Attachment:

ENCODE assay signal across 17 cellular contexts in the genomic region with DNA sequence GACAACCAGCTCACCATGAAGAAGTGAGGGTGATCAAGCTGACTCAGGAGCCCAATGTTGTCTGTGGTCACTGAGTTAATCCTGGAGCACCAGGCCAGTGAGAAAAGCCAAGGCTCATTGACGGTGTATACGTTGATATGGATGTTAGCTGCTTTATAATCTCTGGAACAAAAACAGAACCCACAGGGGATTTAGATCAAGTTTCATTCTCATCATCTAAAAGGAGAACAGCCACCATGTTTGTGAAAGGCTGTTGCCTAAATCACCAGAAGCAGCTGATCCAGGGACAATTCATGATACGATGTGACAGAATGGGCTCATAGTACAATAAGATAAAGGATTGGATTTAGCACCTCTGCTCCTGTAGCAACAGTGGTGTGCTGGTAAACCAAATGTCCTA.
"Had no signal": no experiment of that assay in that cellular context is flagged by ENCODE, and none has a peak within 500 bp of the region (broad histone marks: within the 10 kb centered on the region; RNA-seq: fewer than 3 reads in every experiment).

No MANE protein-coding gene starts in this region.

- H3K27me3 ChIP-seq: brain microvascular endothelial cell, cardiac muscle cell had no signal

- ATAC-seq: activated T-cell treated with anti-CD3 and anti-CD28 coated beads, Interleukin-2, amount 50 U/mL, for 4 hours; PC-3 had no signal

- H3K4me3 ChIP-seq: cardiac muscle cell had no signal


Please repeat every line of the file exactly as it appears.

ENCODE assay signal across 17 cellular contexts in the genomic region with DNA sequence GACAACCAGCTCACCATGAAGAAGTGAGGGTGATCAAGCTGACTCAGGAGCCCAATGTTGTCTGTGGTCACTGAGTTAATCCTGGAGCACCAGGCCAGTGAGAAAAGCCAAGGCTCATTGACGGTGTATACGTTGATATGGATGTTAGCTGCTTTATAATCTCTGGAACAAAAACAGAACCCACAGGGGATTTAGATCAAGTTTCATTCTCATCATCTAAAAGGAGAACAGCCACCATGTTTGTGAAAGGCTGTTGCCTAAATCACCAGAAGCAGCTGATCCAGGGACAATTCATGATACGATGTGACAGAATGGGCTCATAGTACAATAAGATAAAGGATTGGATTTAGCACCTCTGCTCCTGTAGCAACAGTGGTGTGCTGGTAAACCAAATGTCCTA.
"Had no signal": no experiment of that assay in that cellular context is flagged by ENCODE, and none has a peak within 500 bp of the region (broad histone marks: within the 10 kb centered on the region; RNA-seq: fewer than 3 reads in every experiment).

No MANE protein-coding gene starts in this region.

- H3K27me3 ChIP-seq: brain microvascular endothelial cell, cardiac muscle cell had no signal

- ATAC-seq: activated T-cell treated with anti-CD3 and anti-CD28 coated beads, Interleukin-2, amount 50 U/mL, for 4 hours; PC-3 had no signal

- H3K4me3 ChIP-seq: cardiac muscle cell had no signal